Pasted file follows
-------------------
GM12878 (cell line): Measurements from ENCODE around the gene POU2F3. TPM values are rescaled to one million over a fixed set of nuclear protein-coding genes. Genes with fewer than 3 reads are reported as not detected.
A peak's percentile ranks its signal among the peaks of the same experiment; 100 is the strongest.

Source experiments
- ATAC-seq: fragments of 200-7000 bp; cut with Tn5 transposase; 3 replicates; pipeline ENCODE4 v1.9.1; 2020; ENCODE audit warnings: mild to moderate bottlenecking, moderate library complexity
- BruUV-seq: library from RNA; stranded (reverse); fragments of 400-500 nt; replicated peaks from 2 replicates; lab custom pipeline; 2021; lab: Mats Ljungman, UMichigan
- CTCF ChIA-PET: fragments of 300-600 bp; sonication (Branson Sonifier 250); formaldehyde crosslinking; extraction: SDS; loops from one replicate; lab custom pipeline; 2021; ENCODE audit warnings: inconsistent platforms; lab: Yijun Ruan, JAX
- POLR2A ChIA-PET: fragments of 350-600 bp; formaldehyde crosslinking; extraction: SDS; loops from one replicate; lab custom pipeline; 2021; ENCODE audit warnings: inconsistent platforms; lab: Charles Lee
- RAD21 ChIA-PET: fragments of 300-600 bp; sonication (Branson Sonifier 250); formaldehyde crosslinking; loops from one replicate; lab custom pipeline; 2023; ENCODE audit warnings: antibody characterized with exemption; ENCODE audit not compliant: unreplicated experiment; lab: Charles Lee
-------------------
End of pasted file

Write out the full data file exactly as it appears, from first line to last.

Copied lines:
GM12878 (cell line): Measurements from ENCODE around the gene POU2F3. TPM values are rescaled to one million over a fixed set of nuclear protein-coding genes. Genes with fewer than 3 reads are reported as not detected.
A peak's percentile ranks its signal among the peaks of the same experiment; 100 is the strongest.

Source experiments
- ATAC-seq: fragments of 200-7000 bp; cut with Tn5 transposase; 3 replicates; pipeline ENCODE4 v1.9.1; 2020; ENCODE audit warnings: mild to moderate bottlenecking, moderate library complexity
- BruUV-seq: library from RNA; stranded (reverse); fragments of 400-500 nt; replicated peaks from 2 replicates; lab custom pipeline; 2021; lab: Mats Ljungman, UMichigan
- CTCF ChIA-PET: fragments of 300-600 bp; sonication (Branson Sonifier 250); formaldehyde crosslinking; extraction: SDS; loops from one replicate; lab custom pipeline; 2021; ENCODE audit warnings: inconsistent platforms; lab: Yijun Ruan, JAX
- POLR2A ChIA-PET: fragments of 350-600 bp; formaldehyde crosslinking; extraction: SDS; loops from one replicate; lab custom pipeline; 2021; ENCODE audit warnings: inconsistent platforms; lab: Charles Lee
- RAD21 ChIA-PET: fragments of 300-600 bp; sonication (Branson Sonifier 250); formaldehyde crosslinking; loops from one replicate; lab custom pipeline; 2023; ENCODE audit warnings: antibody characterized with exemption; ENCODE audit not compliant: unreplicated experiment; lab: Charles Lee